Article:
NBA Draft Lottery: What is the Effect in the Future and Now?

Aaron MeyerCorrespondent IMay 20, 2008

Of all the drafts of all the pro leagues, the NBA draft is the biggest mystery to me. It's exceedingly short (only two rounds) and the method of selecting the top 14 picks is a little redundant.

The purpose of a regulated amateur draft is to allow the teams that are doing the worst to get the best available young players to make them better. Hence, for most leagues, the draft order is merely a reversal of the final fortunes of its teams, then affected by trades and penalties.

This is where the NBA always baffles me.

It takes those 14 teams that aren't allowed into the postseason (less than half the league, by the way), and then throws their names into a hat and picks them out to determine the order.

The reasoning behind this twist to the draft is to prevent teams that suck from sucking even harder in order to land that top pick.

I find it interesting that David Stern has to hold his owners hands so much in this process. He's like a father dangling a new toy for Christmas in front of his kids' faces, but only if they're really super-special good! He's essentially taking the benefit of the draft away from certain teams in certain situations.

The irony is the draft is such a crap shoot and GM's are so often misinformed and mislead by hype, that it doesn't matter that the order is all wonked-out.

Take the Portland Trailblazers, for instance. Twenty years ago they decided they really needed a big man (Sam Bowie) in the middle to complement their high-flying, floor-running winger (Clyde Drexler).

Sound familiar? How about last year familiar?

There were two consensus top players in the draft, Kevin Durant and Greg Oden. One was a sweet shooting, penetrating wing-man with huge upside while the other a defensive minded big-man with good offensive upside.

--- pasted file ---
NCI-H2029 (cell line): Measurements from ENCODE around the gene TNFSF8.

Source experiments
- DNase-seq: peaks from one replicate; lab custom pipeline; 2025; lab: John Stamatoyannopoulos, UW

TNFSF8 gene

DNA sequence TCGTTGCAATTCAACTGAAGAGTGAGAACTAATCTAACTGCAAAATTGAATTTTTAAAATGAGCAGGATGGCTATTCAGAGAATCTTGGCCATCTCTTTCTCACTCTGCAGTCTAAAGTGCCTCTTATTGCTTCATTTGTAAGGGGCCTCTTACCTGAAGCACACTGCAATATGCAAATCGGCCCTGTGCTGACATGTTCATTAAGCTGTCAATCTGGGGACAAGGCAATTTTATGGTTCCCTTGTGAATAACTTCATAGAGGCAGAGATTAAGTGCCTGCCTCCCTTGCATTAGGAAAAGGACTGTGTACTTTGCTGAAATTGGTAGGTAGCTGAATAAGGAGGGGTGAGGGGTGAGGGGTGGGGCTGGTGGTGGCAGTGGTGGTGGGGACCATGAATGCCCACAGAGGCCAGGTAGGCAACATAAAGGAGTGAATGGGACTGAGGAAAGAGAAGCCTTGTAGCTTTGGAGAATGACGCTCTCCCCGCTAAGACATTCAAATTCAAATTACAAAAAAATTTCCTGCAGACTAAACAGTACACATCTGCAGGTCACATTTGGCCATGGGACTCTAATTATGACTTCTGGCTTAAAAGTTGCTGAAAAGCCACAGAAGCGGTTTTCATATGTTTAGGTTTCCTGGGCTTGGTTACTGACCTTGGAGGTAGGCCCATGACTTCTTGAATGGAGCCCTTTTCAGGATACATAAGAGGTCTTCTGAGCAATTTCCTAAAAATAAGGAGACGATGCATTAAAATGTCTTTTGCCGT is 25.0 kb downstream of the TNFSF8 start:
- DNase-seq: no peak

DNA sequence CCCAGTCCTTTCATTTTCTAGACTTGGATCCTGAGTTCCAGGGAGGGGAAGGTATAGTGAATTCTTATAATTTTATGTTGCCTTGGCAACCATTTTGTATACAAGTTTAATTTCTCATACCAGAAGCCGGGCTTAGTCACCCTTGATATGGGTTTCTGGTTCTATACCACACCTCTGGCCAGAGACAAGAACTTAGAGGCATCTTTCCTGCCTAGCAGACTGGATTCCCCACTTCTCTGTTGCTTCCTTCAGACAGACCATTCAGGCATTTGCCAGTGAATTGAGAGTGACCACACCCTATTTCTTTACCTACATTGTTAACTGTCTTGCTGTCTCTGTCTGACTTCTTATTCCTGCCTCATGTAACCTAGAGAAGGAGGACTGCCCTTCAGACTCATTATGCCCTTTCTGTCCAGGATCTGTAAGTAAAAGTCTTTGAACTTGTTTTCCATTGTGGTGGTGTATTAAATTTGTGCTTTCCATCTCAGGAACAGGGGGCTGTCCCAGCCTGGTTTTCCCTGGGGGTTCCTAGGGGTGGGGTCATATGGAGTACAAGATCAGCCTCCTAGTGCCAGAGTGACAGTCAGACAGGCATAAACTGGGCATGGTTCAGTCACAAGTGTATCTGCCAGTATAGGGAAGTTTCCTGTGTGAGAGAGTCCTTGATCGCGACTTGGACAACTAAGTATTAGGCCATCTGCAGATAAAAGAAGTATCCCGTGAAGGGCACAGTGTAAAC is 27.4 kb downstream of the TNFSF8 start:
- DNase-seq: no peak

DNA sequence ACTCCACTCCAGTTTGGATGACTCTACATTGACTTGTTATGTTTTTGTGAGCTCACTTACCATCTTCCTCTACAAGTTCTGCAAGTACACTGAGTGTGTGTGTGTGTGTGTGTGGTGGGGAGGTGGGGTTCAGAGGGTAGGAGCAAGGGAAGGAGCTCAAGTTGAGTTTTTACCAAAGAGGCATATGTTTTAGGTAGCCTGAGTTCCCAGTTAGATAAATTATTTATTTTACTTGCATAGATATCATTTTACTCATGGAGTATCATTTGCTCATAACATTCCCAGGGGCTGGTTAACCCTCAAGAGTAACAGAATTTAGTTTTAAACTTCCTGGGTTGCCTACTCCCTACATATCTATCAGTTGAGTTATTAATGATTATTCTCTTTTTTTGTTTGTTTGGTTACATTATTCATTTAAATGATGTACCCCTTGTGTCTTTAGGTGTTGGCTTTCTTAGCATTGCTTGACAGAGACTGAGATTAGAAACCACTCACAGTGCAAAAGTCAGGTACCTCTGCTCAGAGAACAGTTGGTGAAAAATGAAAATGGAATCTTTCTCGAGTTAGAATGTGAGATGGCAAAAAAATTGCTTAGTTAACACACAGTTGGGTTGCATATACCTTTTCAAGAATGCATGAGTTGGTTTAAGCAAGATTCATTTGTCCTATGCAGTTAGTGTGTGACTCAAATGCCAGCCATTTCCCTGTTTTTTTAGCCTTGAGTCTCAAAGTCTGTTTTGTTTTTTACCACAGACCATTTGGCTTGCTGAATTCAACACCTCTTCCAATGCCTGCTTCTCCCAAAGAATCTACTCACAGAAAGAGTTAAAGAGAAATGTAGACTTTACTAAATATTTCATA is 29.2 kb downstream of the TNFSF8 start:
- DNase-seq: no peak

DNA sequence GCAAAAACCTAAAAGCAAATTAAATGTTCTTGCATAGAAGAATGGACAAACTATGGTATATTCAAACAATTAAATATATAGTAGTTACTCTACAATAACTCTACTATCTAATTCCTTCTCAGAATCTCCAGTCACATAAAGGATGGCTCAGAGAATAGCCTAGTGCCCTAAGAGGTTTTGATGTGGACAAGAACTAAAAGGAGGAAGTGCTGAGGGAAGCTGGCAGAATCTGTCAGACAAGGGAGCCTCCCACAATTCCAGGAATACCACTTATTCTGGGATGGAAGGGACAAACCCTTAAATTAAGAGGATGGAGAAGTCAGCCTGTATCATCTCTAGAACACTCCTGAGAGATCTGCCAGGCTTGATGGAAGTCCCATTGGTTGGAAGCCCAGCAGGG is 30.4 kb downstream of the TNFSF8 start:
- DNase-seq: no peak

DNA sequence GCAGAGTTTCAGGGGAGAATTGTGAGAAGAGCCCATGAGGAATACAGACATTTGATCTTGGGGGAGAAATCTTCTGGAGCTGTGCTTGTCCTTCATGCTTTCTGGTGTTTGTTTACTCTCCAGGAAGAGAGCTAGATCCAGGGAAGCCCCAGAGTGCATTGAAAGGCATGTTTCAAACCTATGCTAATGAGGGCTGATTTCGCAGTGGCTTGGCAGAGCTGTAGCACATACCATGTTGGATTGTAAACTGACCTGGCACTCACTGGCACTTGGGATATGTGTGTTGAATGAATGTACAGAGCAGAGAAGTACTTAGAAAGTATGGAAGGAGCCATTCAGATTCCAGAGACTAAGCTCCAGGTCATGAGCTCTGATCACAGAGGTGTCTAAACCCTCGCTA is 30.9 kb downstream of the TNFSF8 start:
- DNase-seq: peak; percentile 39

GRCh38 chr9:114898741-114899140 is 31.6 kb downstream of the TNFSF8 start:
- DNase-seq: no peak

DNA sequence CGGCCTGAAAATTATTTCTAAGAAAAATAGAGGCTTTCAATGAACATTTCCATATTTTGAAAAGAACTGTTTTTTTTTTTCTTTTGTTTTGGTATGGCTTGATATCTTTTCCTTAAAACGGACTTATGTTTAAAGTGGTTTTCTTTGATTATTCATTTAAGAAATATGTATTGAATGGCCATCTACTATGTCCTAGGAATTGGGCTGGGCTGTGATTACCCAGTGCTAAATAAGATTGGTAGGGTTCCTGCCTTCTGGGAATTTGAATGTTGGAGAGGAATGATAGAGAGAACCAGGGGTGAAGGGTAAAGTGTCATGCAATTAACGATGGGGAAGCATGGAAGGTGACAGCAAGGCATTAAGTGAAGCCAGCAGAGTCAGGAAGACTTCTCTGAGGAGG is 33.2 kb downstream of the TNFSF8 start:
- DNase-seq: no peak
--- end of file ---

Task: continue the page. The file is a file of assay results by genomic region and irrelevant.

Once again, they have their franchise two-guard; they needed a big man again.

Durant certainly has the most versatility and upside, both defensively (huge wingspan) and offensively (just wants to score more than the other guy wants to stop him), but the age-old axiom of the NBA is that big men win championships.

So they once again take the big guy, and once again have been burned.

Oden fractured his leg so bad (in a pickup basketball game of all things) that he underwent a surgery that usually takes years to fully recover from (if recovery is achieved at all, Chris Webber never was the same). He has age on his side, but I don't like the early fragility in a man as tall and thin as Oden is.

In the end, he may end up no better than a slightly better than average offensive center, but more of a defensive stopper, a slightly shorter Dikembe Mutombo.

Durant on the other hand may lead the Oklahoma City Sonics (sorry Seattle fans, it is inevitable) in scoring for his entire career. I foresee him averaging 25-30 points, 6 rebounds and 6 assists a game over his career, and coupled with the right coach and peripheral players, may be a championship leader waiting to happen.

Now we see this year's draft: Chicago, Miami and Minnesota nab the first three picks, which should net them the Derrick Rose, OJ Mayo, or Michael Beasley.

If Chicago knows what's good for them, and I don't expect they do judging by their recent moves, they go with Rose and trade Kirk Heinrich or Ben Gordon for more picks.

Minnesota and Miami could both use Love, but I think one or both may get scared away by his size (a few inches small for the typical 5 man), and OJ Mayo could be the superstar talent that Minnesota is looking for to go with Corey Brewer and Al Jefferson.

Time only tells, but one thing is for certain: no one knows what is going to happen when the balls drop, and even more certain, no one knows what is going to happen when the kids take the floor either.